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The Future of Garbage Trucks

The days of waking up to the garbage truck are over. Wrightspeed has developed an electric powertrain kit that can be installed in garbage trucks.  Not only is this technology very quiet, its also tremendously efficient and better for the environment. Based on a Q & A w/ Ian Wright and, Here are five ways Ian and his team at Wrightspeed got it right.


1)   Management – Ian Wright is not new to starting businesses. He was one of the founders of Tesla Motors. Imagine if his garbage truck drives anything like a Tesla Model S?

2)   Target Market – Of the 2.2 million medium-duty trucks in the US [Class 3 to 6, 11,000 to 26,000 pounds], about 10 percent of those get a new powertrain every year. That’s 250,000 new engines and transmissions per year.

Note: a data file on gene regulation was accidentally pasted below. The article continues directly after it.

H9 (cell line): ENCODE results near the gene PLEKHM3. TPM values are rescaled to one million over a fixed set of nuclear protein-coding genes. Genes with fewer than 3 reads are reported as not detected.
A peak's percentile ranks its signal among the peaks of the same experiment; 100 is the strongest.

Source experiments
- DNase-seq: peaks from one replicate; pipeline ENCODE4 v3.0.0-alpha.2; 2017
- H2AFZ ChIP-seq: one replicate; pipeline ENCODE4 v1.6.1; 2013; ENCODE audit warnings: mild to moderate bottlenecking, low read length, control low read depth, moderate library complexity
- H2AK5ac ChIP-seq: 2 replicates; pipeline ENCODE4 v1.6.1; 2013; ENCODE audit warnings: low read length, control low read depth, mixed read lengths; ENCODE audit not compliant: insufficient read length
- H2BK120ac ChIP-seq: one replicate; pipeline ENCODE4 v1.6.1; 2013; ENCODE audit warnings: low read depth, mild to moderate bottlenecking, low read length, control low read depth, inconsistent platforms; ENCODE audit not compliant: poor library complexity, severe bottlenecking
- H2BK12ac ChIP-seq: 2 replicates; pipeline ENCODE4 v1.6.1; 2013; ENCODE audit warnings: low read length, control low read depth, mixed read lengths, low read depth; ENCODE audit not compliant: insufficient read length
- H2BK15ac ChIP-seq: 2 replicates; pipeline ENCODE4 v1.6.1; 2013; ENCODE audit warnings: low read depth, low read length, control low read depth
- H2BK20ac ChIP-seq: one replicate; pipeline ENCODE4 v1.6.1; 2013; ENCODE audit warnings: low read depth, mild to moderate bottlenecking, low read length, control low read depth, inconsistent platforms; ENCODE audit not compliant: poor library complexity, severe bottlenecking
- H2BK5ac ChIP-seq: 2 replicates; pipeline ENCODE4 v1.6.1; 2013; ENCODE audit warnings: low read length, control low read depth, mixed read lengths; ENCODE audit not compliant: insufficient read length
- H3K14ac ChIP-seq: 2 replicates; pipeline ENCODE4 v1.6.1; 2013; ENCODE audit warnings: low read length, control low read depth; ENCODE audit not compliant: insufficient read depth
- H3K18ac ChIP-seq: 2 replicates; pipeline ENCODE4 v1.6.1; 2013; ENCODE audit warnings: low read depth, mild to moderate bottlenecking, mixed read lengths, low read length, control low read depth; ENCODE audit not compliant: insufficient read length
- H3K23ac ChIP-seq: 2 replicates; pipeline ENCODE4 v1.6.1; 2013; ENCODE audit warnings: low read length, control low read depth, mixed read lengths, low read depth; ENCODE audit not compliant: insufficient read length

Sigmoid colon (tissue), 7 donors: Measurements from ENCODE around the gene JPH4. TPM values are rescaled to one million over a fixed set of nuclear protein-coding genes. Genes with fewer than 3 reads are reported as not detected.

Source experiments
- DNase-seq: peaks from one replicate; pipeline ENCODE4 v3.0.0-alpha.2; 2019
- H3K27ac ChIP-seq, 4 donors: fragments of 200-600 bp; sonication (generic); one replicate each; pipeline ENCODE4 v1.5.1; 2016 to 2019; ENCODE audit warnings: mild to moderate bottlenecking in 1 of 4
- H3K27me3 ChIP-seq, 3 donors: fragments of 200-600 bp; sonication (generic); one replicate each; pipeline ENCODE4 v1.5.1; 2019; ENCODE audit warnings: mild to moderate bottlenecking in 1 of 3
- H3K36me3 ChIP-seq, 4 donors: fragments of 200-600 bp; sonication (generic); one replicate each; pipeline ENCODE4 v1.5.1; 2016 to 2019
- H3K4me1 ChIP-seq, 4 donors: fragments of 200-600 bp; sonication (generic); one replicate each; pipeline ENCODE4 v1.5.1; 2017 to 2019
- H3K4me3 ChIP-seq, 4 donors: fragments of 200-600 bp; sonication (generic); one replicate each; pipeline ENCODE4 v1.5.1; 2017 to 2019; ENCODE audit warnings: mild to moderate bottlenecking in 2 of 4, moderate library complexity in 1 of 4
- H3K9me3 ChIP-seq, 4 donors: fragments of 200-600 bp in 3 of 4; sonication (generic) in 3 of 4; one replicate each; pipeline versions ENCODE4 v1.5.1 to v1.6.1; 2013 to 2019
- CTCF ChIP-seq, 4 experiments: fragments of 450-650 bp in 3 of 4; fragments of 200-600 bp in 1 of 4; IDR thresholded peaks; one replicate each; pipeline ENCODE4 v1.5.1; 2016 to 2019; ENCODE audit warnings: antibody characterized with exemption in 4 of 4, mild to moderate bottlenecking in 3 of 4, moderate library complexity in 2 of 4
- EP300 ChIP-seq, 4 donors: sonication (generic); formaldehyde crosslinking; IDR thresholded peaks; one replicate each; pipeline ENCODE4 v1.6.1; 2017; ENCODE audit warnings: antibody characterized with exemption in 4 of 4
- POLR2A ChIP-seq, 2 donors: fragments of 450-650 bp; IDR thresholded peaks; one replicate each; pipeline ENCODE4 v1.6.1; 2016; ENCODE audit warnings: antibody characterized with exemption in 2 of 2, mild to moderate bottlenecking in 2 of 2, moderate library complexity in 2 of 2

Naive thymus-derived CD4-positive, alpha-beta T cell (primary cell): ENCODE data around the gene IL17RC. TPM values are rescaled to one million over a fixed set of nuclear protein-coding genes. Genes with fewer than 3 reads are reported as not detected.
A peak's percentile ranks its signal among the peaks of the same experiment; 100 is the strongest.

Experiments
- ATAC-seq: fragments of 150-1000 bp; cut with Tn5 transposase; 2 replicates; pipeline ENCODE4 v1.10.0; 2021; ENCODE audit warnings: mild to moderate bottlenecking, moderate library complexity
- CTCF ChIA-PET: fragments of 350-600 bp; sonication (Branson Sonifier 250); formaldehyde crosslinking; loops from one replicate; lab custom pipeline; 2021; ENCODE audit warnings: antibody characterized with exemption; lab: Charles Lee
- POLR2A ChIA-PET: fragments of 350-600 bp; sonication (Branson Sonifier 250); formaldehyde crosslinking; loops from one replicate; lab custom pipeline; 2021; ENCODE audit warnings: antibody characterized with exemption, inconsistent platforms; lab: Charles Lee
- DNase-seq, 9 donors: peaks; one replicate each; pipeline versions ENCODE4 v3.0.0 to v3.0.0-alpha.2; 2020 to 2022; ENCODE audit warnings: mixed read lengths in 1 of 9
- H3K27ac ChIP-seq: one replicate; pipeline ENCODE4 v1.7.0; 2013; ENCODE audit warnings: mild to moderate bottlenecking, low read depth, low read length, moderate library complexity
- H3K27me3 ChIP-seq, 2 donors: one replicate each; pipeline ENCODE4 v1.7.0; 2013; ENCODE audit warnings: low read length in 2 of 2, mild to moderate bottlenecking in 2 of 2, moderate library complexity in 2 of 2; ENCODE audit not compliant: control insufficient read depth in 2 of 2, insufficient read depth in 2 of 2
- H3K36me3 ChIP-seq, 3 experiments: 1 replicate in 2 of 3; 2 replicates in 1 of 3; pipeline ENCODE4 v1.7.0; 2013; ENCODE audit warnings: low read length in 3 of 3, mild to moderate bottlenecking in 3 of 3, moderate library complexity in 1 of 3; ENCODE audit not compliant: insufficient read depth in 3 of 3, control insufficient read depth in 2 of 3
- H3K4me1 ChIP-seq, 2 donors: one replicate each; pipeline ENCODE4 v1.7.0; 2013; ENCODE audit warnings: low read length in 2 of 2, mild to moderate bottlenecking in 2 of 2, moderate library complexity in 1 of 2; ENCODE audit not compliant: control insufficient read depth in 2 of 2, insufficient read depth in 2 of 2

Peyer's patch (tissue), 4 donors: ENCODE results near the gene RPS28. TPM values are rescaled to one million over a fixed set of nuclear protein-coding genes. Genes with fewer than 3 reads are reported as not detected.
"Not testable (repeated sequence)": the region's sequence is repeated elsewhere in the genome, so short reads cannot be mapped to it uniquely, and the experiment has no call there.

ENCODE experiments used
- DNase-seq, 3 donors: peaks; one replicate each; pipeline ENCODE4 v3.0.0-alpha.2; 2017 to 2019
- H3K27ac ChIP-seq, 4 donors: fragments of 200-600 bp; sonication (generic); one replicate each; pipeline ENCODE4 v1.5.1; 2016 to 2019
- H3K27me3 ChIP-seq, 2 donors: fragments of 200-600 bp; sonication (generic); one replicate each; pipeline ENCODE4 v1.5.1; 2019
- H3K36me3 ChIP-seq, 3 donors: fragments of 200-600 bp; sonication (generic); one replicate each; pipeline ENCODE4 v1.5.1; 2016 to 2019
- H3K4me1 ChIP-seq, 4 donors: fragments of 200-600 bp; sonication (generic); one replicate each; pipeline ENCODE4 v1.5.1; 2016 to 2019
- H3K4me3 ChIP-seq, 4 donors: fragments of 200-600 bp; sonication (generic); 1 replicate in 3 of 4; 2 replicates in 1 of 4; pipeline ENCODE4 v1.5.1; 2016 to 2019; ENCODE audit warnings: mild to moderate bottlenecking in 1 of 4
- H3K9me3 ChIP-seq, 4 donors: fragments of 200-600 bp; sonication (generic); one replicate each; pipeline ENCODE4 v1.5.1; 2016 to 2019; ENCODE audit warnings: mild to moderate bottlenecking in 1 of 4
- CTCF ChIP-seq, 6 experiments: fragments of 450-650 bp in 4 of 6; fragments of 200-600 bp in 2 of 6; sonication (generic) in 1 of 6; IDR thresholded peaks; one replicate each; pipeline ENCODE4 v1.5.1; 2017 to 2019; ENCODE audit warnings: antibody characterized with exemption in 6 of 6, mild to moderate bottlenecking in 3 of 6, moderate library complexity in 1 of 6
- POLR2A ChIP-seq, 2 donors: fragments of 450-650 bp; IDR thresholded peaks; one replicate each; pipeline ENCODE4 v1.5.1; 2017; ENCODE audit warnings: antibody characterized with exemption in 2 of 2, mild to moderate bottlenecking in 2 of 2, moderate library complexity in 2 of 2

3)   Financial Savings – The average full-size garbage truck is doing about a thousand stops a day, and they’re hard stops – they’re triggering the ABS on most of the stops. They’re doing about 130 miles a day. They’re doing 2.8 miles per gallon. Putting Wrightspeed’s powertrain in there can save about $35,000 a year in fuel per chassis, and another $8,000 in maintenance for the truck.

4)   Innovation – Regenerative braking allows the Wrightspeed powertrain to capture forward momentum and use the energy to charge the onboard batteries.

5)   Sustainability – Wrightspeed electric powertrains include a turbine generator that charges the batteries used for powering the electric motors on the wheels. Turbines are amazingly clean engines. They far exceed the emissions requirements in the strictest states across the country. These turbines do not even require a muffler or exhaust system.


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